ISLAMABAD - Passionate to understand verses of the Noble Qur'an, Pakistanis are enrolling in massive numbers to learn Arabic in the south Asian Muslim country.
"I have never seen such passion for Arabic, at least in Karachi," Mohamed Ibrahim, who did his graduation in Arabic, told OnIslam.net.
Graduating from Madinah University, Ibrahim was initially reluctant to return to Pakistan in 2009, worried that there was no strong demand for Arabic teaching in Pakistan.
But now, he has no enough time, even on weekends, to meet the growing demands for Arabic teaching.
"There has been an overwhelming response (from students) that I never expected," he said.
Ibrahim has set up an Arabic language institute at his residence in Defense Housing Authority, a posh locality in southern port city of Karachi soon after his return.
Within months, the institute drew huge numbers of students eager to learn Arabic.
"Only, ten students were enrolled in the first month, most of them were my relatives," Ibrahim recalled.
"But just within four months, the enrollment reached over 100."
Currently, Ibrahim has over 500 students who are learning Arabic in different groups and at different levels.
Arabic education has registered an ostensible growth in Pakistan in recent years, especially in big cities.
"There has been an overwhelming inclination to Arabic in Pakistan during last few years, which has even caused reasons for people like me to stay here," said Shaima Atyani, a Sudanese.
Shaima came with her husband to Pakistan on a business mission in 2002 representing the Islamic Chamber of Commerce.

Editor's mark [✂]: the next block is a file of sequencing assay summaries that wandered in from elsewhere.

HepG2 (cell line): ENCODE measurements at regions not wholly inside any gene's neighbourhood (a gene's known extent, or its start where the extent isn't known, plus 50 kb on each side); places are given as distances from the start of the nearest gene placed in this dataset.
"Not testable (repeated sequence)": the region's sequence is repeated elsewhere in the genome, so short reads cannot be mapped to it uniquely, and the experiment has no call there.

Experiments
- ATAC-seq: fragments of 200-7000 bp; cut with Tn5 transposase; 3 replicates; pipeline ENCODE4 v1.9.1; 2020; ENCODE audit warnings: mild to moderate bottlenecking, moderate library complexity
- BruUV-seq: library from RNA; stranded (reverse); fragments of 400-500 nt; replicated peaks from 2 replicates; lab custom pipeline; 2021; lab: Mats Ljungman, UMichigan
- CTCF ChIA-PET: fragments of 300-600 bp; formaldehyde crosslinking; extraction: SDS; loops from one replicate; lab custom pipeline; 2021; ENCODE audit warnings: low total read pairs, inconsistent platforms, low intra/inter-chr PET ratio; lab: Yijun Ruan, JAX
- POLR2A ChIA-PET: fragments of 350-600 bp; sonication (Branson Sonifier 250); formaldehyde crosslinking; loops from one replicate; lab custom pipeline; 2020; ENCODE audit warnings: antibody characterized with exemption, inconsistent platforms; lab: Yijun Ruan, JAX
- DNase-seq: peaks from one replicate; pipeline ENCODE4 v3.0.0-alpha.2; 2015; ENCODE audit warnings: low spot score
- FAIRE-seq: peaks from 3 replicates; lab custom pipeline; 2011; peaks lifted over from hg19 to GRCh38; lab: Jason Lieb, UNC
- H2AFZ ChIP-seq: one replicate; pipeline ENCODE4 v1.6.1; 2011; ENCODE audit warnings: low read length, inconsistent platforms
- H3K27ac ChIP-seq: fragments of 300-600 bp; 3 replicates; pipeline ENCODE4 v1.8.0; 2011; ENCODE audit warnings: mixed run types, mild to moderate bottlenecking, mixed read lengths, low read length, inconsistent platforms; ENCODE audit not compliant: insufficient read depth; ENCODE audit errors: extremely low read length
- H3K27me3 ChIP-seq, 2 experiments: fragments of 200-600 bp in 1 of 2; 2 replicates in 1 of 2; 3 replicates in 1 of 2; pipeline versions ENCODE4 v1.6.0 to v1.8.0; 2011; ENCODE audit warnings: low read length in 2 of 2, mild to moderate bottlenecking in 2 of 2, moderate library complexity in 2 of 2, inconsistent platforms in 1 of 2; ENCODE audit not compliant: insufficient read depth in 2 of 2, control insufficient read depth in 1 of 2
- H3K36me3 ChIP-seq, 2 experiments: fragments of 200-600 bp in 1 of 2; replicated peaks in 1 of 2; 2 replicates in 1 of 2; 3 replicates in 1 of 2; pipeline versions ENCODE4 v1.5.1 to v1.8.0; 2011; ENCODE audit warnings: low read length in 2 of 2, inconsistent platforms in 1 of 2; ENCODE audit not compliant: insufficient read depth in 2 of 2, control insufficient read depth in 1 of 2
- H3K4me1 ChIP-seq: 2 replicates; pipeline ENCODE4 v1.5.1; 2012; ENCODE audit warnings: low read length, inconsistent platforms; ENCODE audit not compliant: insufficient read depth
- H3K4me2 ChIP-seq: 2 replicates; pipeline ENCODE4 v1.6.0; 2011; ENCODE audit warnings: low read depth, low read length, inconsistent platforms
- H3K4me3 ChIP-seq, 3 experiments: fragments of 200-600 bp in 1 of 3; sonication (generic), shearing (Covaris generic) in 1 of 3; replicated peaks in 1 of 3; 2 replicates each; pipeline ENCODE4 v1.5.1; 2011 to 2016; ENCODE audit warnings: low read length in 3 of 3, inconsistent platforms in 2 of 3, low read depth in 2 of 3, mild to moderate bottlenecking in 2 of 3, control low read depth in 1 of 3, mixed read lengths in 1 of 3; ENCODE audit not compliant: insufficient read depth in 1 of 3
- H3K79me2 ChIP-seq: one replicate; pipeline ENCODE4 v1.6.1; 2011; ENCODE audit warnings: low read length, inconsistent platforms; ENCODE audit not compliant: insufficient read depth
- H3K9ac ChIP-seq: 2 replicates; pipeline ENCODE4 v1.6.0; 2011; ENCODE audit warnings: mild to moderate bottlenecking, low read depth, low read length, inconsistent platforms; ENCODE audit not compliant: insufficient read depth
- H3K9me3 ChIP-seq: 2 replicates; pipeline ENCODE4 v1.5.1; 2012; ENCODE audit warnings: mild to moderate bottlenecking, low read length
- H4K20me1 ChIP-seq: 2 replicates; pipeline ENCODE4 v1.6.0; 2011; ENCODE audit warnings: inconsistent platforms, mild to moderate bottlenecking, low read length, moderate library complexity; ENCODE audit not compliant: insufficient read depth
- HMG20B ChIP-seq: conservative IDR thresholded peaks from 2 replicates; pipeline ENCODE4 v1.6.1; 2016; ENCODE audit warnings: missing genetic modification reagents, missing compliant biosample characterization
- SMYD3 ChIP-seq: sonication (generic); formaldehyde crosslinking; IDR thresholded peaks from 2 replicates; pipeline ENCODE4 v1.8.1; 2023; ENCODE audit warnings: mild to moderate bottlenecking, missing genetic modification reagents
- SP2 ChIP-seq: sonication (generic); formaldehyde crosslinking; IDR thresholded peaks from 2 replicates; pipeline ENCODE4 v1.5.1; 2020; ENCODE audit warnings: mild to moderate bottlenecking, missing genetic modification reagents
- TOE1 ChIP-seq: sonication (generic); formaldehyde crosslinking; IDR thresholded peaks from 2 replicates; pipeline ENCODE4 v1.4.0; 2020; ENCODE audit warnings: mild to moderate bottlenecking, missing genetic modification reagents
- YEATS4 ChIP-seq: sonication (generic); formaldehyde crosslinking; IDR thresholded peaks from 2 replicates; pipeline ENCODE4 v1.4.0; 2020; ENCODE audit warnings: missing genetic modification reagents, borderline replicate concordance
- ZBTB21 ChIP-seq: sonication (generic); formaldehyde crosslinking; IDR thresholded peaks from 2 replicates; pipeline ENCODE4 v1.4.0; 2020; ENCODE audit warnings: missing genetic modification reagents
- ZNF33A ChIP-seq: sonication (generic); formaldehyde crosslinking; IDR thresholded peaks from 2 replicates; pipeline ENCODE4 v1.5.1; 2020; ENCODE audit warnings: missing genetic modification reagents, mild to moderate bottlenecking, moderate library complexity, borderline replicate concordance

She started teaching at a private school, where Arabic language is mandatory.
But within a year, Shaima finds no enough time to meet the growing demand among students to learn the Arabic language.
"I am earning much more than my husband," Shaima said in a lighter vein as she teaches Arabic language to Pakistani children and women at her home.
"I have left the school because I was not able to cope with the growing number of students."
Arabic has never been new to Pakistanis as Urdu, the national language, is a conglomerate of Arabic and Persian.
Though students learn basic Arabic at school level, it is not enough to enable them to be fluent in spoken Arabic or understand the Noble Qur'an.
The growing passion for Arabic in Pakistan is attributed to the desire of Pakistanis to understand the Noble Qur'an and Islamic teachings.
"Most of students who came to me (for Arabic education) told me that they want to understand what Allah speaks to them in Qur'an and Salat (prayers)," Ibrahim told OnIslam.net.
"Arabic is the only language that can unite the Ummah irrespective of race, culture, and language. Therefore, an understanding with Arabic should be a must for every Muslim."
Shaima shares a similar opinion.
"Many parents when they were enrolled did not know much about Arabic, except some verses which they would recite in Salat. They did not even know the meaning of those verses," she said.
"But now, many of them can even communicate in Arabic."
Ibrahim believes that the mandatory status to Arabic language in different Pakistani schools has also prompted people to learn Arabic.
To meet the growing demand, many Pakistani schools now hire native Arabs to teach Arabic to their students.
Reflections, a Karachi-based school, was the first institute that hired Arabs to teach the Arabic language to students nine years ago.
"I can foresee that there would be a major demand for Arabic teachers in the country," said Ibrahim.
"Therefore I am designing courses for teachers' training as well."
Ibrahim also sees financial attractions as another reason for the increasing interest in Arabic among Pakistanis.
"A large number of Pakistanis are serving in Middle East and other Arab countries in different capacities, and many more are trying to settle there," he said.
"A better understanding and grasp of Arabic language would give them extra advantage."For many jobs even in Pakistan, he observes, command of Arabic language is required nowadays.